No Need for Those Serious, Sometimes Fatal Effects

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“In recent months, the FDA has been talking with drugmakers, medical groups and consumer groups about ways to make (pharmaceutical) ads clearer and drive home the most important safety risks,” reported the Chicago Tribune on August 11th. As an example, reporter John Russell talks about Humira, the best-selling drug in the world, made by AbbVie of North Chicago.  While the video portion of the ad portrays an attractive, self-confident woman leading a very healthy and active lifestyle and modeling “that dress”, 35 seconds of audio informs viewers of all the “serious, sometimes fatal events” that can result from taking the drug.

While I’ll leave it to the FDA and the drug industry trade association to carry on their discussions about the optimal length of side effect warnings, I look at the issue from the point of view of a marketing content writer.

Just why do these ads, with 50% of their verbal content so negative, even frightening, work so well (at least well enough to entice pharma companies to keep shelling out millions of dollars to get them in front of consumers’ eyeballs)?

Science teaches us that visual content reaches our brains in faster and in more understandable ways than textual (or auditory) information. 40% of nerve fibers to the brain are connected to the retina (and not to the ears), Felicia Golden of reminds us. In the Humira commercial, the images of that attractive woman doing yoga or dressing for a date cancel out, in large part, the awful list of drug side effects. (In fact, the fact that the effect of the warnings does get “cancelled out” is precisely the cause of concern on the part of the FDA.)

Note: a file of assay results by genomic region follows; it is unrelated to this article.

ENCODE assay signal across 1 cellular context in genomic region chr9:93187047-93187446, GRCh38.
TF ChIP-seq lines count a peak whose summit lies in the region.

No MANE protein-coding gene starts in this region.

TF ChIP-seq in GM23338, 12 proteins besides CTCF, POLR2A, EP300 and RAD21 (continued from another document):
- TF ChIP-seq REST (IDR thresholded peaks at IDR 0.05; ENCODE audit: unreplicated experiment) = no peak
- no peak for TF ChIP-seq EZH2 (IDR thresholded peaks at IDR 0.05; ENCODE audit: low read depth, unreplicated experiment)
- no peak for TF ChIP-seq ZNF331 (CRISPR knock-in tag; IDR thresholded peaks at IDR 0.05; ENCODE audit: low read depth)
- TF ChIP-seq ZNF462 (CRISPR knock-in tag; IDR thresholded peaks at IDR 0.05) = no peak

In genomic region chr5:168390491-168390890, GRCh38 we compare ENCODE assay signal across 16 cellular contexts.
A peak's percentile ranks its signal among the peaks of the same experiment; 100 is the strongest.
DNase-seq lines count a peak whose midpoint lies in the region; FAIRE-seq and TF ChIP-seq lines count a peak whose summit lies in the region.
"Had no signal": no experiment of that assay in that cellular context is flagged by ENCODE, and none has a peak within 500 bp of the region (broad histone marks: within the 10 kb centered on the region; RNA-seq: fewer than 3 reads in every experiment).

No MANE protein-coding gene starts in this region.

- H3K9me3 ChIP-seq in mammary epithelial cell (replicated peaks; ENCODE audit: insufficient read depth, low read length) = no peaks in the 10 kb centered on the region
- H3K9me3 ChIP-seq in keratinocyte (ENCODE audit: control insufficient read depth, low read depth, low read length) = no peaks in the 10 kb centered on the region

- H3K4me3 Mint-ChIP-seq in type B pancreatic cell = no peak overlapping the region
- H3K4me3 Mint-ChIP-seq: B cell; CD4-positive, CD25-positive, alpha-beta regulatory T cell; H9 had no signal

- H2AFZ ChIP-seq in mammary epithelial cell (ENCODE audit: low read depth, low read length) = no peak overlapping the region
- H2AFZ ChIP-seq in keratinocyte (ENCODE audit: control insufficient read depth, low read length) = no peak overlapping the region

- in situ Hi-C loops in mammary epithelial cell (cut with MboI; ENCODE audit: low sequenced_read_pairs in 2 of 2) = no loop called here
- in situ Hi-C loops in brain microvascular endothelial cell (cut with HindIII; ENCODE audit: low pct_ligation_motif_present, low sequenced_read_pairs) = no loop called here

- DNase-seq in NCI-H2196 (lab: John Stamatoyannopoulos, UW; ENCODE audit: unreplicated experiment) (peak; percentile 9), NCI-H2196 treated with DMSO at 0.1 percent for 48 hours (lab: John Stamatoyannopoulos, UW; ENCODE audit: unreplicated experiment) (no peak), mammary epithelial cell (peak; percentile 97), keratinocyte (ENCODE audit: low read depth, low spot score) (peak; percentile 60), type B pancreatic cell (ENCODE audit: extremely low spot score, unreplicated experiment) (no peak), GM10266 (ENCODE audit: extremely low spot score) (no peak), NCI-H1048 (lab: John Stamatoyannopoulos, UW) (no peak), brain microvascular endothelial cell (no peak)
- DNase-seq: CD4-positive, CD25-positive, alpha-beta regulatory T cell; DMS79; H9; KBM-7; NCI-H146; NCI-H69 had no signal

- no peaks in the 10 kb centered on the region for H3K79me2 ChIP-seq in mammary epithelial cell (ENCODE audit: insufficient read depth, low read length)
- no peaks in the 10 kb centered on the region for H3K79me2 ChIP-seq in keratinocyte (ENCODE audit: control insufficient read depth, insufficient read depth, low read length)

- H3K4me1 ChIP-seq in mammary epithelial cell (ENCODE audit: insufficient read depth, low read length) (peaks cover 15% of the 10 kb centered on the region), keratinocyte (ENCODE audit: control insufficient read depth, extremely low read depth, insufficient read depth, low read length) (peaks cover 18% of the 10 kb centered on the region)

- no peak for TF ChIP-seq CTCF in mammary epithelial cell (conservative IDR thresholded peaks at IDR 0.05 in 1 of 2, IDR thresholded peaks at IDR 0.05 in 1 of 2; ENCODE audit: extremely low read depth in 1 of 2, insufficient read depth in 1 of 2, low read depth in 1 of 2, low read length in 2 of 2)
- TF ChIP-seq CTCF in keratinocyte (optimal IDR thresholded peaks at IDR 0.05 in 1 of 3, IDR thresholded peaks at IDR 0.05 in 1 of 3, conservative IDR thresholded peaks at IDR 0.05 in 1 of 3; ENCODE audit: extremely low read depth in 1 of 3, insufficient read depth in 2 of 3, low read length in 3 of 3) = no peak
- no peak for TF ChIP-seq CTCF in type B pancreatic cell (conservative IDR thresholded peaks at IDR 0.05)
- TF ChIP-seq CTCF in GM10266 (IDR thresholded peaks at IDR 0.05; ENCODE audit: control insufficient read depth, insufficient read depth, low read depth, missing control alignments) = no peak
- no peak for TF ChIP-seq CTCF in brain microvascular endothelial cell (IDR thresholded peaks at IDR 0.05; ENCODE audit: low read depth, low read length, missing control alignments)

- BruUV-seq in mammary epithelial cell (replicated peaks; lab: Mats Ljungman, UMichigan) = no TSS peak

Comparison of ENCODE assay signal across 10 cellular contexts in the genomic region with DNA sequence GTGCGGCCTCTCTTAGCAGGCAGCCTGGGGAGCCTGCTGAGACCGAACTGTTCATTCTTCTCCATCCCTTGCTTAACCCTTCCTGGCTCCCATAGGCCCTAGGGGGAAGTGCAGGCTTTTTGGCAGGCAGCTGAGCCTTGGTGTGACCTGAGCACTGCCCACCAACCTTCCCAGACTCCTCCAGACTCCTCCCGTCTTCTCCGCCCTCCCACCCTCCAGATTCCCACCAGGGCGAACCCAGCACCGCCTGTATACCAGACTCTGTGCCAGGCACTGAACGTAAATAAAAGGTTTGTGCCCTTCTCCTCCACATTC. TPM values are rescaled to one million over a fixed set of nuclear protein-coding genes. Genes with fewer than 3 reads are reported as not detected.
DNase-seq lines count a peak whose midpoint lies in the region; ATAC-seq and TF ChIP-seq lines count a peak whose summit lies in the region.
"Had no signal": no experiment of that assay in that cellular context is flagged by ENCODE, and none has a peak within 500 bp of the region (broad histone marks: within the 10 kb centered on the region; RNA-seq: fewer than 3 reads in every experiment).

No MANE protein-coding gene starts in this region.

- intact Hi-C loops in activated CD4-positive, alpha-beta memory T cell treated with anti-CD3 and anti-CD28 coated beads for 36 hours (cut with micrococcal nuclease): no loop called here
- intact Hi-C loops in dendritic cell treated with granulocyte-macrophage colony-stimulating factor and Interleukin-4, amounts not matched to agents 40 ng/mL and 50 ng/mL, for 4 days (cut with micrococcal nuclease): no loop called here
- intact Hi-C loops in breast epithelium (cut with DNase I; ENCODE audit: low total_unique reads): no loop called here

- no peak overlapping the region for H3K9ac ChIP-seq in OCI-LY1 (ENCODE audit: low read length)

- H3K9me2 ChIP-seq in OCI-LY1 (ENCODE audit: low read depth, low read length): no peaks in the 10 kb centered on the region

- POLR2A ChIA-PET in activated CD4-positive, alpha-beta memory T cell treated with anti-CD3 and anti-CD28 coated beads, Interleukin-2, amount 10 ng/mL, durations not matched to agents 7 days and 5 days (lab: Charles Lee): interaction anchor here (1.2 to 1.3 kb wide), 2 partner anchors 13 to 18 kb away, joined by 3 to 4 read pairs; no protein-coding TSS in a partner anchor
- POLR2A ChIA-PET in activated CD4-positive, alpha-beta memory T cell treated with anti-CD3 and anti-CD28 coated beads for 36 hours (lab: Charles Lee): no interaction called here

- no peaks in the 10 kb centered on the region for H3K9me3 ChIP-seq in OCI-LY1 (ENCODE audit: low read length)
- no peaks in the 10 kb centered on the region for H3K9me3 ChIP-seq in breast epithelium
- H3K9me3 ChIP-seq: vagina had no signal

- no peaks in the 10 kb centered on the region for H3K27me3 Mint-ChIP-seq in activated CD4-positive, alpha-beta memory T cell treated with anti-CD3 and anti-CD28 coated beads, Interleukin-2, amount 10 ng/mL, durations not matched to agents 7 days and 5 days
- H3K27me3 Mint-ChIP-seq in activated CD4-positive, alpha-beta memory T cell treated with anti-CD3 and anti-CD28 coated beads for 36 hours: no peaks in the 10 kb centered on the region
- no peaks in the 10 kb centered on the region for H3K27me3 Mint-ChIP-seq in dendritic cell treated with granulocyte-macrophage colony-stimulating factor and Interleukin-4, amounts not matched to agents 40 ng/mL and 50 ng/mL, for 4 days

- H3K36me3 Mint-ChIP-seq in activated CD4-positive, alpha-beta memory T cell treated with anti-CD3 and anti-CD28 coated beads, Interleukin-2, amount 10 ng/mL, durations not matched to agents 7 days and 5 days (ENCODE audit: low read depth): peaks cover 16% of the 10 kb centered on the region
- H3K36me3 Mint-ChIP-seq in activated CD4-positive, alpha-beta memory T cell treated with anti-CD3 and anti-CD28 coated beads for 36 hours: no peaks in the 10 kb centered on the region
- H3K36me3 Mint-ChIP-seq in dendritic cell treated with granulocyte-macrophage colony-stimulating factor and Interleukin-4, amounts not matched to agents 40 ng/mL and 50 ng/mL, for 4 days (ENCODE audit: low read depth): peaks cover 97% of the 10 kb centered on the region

The main message of a blog is delivered in words.  Where the visuals come in, whether in the form of “clip art”, photos, graphs, charts, or even videos, is to add interest and evoke emotion.  People absorb information better when it is served up in more than one form.

There’s a second phenomenon to explore for blog content writers, which appears to contradict what we noted in the power of the visual portion of the Humira ad. The “negativity bias” refers to our tendency to attend to, learn from, and use negative information far more than positive information.

My experience with reading and creating hundreds, even thousands of different blog posts over the years tells me that if we blog writers can go right to the heart of any possible customer fears or concerns by addressing negative assumption questions even before they’ve been asked, we have the potential to breed understanding and trust.

If there are misunderstandings or negative myths surrounding our products and services, let’s get those questions – including the ones the readers don’t even know how to ask – out on the table. In the final analysis, I’m convinced, positive messages pack more power than negative ones. Add a visual, and you’ve got a winning formula!


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